But the video speaks to more than just Iraq. Albert Camus famously observed that if the death penalty is supposed to deter crimes, then the government “would give executions the benefit of the publicity it generally uses for national bond issues or new brands of drinks.” In other words, rather than hiding the execution inside the walls of a prison and allowing less than a dozen people to see it, we ought to have every execution occur in full public view.

Every time Alabama executes someone, it ought to be done in the open. Perhaps on the grounds of the courthouse where the condemned was convicted. Here in B’ham, that would be the middle of Linn Park. We could turn off the fountains and set up the gallows in their place. If you worked in City Hall, the Courthouse, or some of the adjacent office buildings, you could watch it without even going outside. And in case anyone missed it, it ought to be released on video. Just like Saddam.

In short, if we want the death penalty to deter – or if we even want an honest discussion of what we are all doing when we execute people – than we all must see things like this as they happen:

And this:

And this:

Think of the many benefits of having things like that occur in public.

As they argued that the death penalty is essential to a civilized society, death penalty proponents would be able to point at the severed head, or dangling corpse, or bullet riddled body, or smoking eyes, whichever the case may be.

It would greatly deter crime. Surely someone in the audience would think something like this: “I was planning to go out tonight and indulge in illegal drugs as a means of coping with the abuse I endured as a child, and then when someone insulted me, I was going to get into a fight with them, and when the affects of the abuse, my temper, and the fight combined to push me over the edge, I was going to kill the guy and take his wallet. But I guess now I won’t do that.”

The friends and family of the killer’s victim would feel much better with this scene as the closing and finale of their tragedy. How comforting it will be for them in the future to recall such images.

And what of the friends and family of the killer himself?  The public execution will also teach them important lessons.

Sure, the executed killer was at one time a newborn child. Maybe his parents even loved him. Perhaps he even requited their love. Could be some folks continued to love him even as he was executed in full view of the entire world.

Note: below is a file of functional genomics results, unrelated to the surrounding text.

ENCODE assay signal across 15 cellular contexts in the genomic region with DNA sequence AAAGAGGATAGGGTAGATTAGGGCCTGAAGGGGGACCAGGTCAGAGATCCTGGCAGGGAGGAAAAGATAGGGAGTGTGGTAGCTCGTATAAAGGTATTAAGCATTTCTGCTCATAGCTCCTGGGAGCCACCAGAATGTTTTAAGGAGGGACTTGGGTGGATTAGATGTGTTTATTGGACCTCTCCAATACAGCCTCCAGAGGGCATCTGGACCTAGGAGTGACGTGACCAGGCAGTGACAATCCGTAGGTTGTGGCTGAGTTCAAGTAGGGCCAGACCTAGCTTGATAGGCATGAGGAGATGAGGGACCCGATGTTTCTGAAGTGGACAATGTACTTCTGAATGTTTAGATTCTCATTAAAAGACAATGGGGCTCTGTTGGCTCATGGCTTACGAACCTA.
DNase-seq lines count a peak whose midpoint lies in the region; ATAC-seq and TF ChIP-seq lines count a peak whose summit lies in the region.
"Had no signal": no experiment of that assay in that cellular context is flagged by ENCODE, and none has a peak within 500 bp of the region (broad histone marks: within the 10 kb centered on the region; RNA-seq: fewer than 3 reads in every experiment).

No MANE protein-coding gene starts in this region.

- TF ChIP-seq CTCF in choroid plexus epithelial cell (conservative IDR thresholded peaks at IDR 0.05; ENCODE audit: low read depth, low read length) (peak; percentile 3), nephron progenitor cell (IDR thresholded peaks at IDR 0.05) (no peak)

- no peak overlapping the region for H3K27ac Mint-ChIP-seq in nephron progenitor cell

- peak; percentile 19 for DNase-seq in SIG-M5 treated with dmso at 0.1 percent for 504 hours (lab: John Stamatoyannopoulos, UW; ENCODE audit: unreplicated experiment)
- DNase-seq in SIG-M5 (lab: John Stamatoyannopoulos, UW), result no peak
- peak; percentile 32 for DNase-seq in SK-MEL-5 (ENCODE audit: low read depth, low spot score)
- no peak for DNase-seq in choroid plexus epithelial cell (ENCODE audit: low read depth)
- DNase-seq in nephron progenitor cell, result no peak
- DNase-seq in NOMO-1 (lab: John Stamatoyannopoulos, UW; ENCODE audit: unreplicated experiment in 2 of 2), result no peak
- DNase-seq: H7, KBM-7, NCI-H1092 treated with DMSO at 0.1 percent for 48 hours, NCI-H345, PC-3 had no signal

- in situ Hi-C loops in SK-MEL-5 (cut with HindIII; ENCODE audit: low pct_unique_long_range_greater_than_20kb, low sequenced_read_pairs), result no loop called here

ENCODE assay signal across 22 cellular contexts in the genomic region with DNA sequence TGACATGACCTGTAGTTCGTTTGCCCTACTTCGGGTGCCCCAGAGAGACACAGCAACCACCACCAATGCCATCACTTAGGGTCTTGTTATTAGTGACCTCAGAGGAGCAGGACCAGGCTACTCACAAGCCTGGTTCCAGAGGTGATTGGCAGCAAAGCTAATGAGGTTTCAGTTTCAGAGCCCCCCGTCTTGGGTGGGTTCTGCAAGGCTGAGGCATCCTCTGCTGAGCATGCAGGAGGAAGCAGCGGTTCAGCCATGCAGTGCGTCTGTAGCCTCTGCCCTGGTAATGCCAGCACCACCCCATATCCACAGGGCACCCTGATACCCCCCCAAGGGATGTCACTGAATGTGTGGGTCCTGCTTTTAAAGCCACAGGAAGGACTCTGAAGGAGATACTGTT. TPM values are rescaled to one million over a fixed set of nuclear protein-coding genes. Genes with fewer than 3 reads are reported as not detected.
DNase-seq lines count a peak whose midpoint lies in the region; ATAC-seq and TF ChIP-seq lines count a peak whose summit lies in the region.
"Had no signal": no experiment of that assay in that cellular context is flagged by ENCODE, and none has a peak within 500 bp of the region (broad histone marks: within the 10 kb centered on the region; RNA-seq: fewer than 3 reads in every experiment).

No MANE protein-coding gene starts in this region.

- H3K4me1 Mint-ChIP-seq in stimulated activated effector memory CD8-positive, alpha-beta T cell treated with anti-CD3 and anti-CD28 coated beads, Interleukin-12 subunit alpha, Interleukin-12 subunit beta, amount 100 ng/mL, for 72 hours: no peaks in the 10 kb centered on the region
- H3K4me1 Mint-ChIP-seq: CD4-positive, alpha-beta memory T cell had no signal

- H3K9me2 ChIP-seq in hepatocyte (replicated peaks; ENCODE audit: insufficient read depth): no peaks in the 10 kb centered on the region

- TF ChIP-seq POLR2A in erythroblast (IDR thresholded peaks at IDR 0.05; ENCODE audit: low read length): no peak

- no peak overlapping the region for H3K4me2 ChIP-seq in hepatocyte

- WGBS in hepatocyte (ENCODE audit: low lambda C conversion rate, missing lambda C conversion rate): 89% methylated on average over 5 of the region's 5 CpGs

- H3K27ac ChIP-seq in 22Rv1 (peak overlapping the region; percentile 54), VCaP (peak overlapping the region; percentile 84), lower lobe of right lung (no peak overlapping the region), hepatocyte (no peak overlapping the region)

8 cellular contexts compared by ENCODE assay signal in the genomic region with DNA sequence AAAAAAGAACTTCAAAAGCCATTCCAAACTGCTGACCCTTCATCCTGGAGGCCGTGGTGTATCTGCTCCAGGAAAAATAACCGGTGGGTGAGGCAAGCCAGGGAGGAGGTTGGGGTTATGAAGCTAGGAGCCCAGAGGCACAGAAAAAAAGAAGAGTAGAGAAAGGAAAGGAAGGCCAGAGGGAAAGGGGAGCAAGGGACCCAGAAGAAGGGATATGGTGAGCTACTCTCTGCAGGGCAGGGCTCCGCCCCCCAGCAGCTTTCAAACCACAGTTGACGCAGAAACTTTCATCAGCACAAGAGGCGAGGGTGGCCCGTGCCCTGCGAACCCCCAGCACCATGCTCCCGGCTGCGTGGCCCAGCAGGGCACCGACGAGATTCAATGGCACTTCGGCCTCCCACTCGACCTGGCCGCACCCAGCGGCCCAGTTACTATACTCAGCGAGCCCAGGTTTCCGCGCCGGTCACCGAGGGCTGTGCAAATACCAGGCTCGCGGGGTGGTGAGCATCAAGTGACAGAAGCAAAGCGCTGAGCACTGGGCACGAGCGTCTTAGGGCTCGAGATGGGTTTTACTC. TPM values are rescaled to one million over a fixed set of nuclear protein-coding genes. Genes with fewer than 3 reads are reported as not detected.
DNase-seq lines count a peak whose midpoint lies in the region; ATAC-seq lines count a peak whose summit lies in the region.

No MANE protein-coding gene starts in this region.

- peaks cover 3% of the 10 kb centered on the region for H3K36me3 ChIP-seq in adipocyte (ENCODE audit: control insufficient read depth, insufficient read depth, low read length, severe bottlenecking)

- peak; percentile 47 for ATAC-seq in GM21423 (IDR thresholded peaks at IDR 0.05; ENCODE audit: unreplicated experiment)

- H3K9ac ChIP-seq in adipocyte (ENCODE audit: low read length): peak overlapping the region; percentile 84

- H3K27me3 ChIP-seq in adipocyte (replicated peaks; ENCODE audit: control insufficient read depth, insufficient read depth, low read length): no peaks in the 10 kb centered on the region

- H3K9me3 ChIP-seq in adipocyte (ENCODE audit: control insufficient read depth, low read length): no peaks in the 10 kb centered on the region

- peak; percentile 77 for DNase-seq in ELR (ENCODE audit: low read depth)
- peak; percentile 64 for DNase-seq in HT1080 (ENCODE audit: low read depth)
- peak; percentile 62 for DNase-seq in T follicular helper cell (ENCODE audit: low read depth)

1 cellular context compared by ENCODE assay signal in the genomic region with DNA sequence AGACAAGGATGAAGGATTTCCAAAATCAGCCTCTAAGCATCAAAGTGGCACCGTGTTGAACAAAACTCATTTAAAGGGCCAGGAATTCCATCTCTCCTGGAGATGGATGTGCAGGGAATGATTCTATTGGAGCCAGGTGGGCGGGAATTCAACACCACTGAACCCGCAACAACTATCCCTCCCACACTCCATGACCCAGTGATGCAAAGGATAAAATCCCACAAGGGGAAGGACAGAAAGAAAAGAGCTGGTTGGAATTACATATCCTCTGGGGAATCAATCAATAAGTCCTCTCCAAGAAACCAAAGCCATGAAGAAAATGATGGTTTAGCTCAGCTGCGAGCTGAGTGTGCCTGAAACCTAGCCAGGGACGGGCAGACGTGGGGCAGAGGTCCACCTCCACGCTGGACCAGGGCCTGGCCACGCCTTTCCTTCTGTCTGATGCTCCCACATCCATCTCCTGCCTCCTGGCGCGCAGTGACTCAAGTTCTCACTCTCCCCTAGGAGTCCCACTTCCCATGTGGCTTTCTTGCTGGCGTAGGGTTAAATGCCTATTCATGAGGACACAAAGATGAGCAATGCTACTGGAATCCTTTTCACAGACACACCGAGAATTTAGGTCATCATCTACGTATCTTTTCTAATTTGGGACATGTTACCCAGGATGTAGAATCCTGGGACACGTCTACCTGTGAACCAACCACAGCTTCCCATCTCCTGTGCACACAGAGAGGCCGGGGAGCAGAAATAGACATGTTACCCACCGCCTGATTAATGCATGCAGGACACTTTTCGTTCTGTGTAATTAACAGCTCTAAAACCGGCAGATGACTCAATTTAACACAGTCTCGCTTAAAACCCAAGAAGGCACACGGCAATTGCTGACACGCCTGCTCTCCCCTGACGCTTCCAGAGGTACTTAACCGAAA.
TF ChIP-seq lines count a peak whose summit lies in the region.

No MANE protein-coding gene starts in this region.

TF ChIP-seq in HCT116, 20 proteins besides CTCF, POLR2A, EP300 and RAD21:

Well, even if that is the case, none ought to pity them. The execution is also the fault of the parents. The Bible clearly teaches (Proverbs 22:6):

Direct your children onto the right path,
      and when they are older, they will not leave it.

So if the child departs, then obviously it is because the parent failed to put them on the right path. The execution will remind all of us as parents to diligently discipline our kids.

Some may object that their child is unruly, and will never obey. Well, the Bible has something to say about that as well (Deuteronomy 21:18-21):

“If a man has a stubborn and rebellious son who will not obey the voice of his father or the voice of his mother, and who, when they have chastened him, will not heed them, then his father and his mother shall take hold of him and bring him out to the elders of his city, to the gate of his city. And they shall say to the elders of his city, ‘This son of ours is stubborn and rebellious; he will not obey our voice; he is a glutton and a drunkard.’ Then all the men of his city shall stone him to death with stones; so you shall put away the evil from among you, and all Israel shall hear and fear.

Hence, if the excuse is an unruly child, then the state is simply doing what the parents ought to have done long ago. Again, the public execution will remind parents that they ought to go ahead and do their Biblical duty, rather than letting the state one day do it for them. It’s called personal responsibility.

Explore posts in the same categories: Capital Punishment

11 Comments on “Death Penalty News And Views”

  1. Mark Says:

    I agree on two ponits. First, the Saddam execution was a travesty. Second, if we are to execute people, it should be done in public.

    However, although I support the death penalty in prinicple , I don’t think deterrence is a valid justification for it. For me, the death penalty is simply the most appropriate penalty for taking someone’s life; one pays with one’s own life for the life one took. But, since the death penalty is so often applied unevenly and in too many cases mistakenly, it’s hard to justify it in practice.

  2. Dystopos Says:

    All this Deuteronomy makes me nostalgic for the days when we could just have the 10 Commandments on the courtroom wall (or embroidered on the judge’s robe) and leave it at that.